U.S. Says Bye-Bye to Mars, UC Says Hello to Furloughs

Here's a rundown of some of the stories we've been following on Science's policy blog, ScienceInsider:

Congressional spending panels last week looked favorably on basic research programs at the Department of Energy (DOE) but were skeptical about innovations proposed for 2010 by the Obama Administration. House and Senate appropriators came very close to the president's $4.94 billion request for the Office of Science. But they showed little enthusiasm for Energy Secretary Steven Chu's plan to fund eight large energy research centers, with the House approving $35 million of the $280 million request and the Senate suggesting a way to spend $44 million.

At a meeting at the U.S. National Academy of Sciences last week, NASA Associate Administrator Edward Weiler warned that the shrinkage of the NASA's planetary budget from $3 billion to $1.5 billion in the past 4 years means that "we no longer have a viable Mars program." Weiler announced an unprecedented agreement with the European Space Agency to conduct a joint program of Mars missions.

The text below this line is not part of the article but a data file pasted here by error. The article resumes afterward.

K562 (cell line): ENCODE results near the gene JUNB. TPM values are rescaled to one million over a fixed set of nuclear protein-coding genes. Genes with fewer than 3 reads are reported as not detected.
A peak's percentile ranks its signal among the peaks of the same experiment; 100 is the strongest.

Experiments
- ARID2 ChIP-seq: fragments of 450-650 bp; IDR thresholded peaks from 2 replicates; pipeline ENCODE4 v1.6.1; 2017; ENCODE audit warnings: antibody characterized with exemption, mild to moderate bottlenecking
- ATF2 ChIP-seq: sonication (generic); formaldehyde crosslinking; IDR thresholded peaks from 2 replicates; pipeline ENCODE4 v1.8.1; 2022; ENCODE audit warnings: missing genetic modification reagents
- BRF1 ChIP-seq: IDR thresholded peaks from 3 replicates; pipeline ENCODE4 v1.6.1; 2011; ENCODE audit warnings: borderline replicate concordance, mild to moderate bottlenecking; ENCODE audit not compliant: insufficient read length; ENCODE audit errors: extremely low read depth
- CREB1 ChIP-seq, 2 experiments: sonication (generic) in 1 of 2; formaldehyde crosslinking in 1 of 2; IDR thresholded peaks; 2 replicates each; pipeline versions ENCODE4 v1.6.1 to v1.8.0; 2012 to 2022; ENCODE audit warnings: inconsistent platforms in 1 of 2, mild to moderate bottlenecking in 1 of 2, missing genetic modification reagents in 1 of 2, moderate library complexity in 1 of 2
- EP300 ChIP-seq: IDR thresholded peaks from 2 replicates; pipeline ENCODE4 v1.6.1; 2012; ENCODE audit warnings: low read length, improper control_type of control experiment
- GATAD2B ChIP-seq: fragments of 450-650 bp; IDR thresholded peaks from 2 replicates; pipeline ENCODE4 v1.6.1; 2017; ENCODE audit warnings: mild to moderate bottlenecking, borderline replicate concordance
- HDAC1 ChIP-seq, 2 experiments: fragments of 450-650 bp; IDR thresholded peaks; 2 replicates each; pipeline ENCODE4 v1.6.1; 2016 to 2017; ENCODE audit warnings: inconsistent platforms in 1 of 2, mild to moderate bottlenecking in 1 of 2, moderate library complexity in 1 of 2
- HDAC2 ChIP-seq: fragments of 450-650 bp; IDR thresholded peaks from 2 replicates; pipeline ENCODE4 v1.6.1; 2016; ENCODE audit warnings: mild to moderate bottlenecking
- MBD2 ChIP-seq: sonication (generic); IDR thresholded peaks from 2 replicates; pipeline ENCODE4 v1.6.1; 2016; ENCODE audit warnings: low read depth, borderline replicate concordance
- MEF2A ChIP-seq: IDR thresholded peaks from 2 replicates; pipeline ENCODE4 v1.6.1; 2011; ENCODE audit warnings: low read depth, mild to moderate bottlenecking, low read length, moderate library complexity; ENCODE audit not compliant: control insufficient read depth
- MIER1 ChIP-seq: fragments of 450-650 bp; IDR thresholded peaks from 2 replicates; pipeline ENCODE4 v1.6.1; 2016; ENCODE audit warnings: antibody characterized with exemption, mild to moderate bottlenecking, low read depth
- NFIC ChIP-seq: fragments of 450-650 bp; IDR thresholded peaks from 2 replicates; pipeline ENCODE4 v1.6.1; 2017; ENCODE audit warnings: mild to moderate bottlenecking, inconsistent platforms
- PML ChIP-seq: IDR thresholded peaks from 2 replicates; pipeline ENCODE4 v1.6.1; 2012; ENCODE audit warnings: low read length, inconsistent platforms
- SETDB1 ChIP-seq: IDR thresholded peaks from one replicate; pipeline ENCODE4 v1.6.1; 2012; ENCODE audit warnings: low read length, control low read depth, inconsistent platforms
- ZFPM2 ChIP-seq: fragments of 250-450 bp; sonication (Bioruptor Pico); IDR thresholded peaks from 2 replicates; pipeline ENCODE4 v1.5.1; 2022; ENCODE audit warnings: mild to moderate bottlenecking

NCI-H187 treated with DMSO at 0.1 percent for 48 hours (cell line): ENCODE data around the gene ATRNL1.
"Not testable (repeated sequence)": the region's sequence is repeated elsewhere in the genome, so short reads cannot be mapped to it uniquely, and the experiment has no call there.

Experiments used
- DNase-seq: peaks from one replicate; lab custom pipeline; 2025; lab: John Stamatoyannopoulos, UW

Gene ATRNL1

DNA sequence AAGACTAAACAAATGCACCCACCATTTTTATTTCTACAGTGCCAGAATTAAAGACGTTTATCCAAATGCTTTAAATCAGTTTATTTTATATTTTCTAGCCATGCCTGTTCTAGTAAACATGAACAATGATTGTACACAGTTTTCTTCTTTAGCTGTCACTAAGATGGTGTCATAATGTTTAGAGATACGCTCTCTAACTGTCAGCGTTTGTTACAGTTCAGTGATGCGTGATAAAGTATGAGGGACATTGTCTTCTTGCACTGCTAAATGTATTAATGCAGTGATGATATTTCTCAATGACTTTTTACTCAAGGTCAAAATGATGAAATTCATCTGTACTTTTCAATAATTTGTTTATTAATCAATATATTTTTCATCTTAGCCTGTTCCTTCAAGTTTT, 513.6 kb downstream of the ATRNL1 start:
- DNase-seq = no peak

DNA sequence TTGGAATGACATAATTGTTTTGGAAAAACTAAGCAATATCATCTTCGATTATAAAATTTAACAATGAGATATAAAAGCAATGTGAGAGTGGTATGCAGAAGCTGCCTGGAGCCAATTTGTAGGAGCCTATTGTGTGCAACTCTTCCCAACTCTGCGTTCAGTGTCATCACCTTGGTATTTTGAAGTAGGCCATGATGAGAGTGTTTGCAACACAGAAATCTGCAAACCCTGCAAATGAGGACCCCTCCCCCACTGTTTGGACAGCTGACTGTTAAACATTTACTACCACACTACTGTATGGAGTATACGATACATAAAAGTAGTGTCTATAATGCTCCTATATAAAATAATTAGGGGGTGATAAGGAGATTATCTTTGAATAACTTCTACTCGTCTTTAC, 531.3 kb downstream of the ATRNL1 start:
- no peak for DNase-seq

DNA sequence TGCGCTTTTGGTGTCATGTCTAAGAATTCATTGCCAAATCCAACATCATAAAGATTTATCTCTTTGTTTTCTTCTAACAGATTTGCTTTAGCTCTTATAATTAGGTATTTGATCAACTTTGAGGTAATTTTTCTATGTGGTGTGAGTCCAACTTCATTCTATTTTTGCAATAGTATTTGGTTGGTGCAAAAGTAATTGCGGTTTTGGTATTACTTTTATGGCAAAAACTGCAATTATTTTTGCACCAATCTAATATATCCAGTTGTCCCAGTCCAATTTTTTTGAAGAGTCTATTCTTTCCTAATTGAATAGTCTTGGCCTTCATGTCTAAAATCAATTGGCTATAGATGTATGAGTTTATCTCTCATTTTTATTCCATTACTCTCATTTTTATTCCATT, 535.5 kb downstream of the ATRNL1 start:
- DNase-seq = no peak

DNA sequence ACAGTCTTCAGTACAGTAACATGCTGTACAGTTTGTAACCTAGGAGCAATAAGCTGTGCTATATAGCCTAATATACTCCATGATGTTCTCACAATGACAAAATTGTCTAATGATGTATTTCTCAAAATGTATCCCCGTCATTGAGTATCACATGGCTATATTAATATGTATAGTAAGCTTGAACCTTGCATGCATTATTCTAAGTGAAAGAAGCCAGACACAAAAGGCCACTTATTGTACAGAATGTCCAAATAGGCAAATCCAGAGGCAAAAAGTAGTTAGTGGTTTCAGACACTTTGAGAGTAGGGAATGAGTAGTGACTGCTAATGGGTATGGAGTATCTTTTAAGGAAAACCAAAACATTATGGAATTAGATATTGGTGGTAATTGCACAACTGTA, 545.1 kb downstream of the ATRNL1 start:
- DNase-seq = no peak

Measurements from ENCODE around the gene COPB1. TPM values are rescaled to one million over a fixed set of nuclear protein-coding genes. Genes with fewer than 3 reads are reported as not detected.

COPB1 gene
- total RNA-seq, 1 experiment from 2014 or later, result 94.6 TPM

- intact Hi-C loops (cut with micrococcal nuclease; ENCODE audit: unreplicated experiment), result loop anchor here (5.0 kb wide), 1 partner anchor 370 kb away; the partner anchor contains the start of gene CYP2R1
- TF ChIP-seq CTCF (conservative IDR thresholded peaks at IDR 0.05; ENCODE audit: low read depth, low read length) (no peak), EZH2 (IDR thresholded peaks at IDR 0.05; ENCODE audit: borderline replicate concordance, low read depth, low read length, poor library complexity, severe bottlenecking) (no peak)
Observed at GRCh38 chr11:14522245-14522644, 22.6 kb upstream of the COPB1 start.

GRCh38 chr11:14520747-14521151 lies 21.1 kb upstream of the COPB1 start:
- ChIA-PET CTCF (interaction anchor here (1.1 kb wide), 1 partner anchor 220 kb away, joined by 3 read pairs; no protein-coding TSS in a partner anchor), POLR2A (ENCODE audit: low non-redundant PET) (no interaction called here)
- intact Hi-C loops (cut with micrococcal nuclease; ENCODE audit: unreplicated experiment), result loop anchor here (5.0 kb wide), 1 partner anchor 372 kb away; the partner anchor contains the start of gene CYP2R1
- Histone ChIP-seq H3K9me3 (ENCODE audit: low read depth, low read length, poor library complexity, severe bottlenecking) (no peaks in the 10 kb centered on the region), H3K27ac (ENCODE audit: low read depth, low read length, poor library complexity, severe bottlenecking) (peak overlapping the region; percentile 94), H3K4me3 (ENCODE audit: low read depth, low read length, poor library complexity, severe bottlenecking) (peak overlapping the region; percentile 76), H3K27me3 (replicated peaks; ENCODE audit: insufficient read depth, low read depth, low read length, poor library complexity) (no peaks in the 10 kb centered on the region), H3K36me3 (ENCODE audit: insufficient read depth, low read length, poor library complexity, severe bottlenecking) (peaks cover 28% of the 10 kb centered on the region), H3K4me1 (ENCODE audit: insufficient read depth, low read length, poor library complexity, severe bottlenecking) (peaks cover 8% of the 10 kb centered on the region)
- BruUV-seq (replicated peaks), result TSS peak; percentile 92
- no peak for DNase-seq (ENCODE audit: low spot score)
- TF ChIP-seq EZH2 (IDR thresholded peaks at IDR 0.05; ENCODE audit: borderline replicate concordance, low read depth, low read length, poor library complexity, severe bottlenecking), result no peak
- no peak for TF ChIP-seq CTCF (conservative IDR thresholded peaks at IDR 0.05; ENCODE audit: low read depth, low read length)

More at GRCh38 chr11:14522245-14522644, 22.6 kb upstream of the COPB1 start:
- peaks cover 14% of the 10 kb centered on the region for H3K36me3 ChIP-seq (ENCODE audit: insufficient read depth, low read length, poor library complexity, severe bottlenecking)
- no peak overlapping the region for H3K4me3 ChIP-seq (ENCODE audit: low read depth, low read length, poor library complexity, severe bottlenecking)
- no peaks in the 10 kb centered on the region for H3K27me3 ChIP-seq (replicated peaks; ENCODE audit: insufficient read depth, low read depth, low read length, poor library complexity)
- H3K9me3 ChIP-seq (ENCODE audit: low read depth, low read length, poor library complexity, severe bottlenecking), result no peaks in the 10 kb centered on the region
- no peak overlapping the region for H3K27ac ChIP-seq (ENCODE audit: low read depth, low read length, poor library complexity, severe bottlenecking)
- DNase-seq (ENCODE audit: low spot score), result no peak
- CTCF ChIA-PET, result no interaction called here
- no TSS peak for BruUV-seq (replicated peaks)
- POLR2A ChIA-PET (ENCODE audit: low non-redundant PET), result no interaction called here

The University of California released a plan last week that will shave $184 million from the university's projected $813 million shortfall in state funding over the next 2 years. It calls for furloughs to be scaled according to pay grade --from 11 days, equivalent to a 4% cut, for those making less than $40,000 a year to 26 days, or a 10% cut for those making more than $240,000. Employees funded entirely from nonstate sources would be exempt.

Maria Leptin, the new director of the European Molecular Biology Organization, wants to review how to balance EMBO's reliance on its journals for revenue with the scientific community's desire to make the journals open-access.

Health care workers should be first in line for inoculation when vaccines against the swine flu virus are ready and approved, an expert panel at the World Health Organization concluded in a meeting last week.

For more on these stories and the latest science policy news and analysis, visit ScienceInsider.